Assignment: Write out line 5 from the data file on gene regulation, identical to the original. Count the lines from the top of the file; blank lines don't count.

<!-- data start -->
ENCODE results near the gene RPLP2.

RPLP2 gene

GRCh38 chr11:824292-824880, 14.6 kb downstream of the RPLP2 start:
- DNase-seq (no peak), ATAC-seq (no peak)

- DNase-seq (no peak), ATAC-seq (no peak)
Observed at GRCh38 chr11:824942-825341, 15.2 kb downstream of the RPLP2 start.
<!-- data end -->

- DNase-seq (no peak), ATAC-seq (no peak)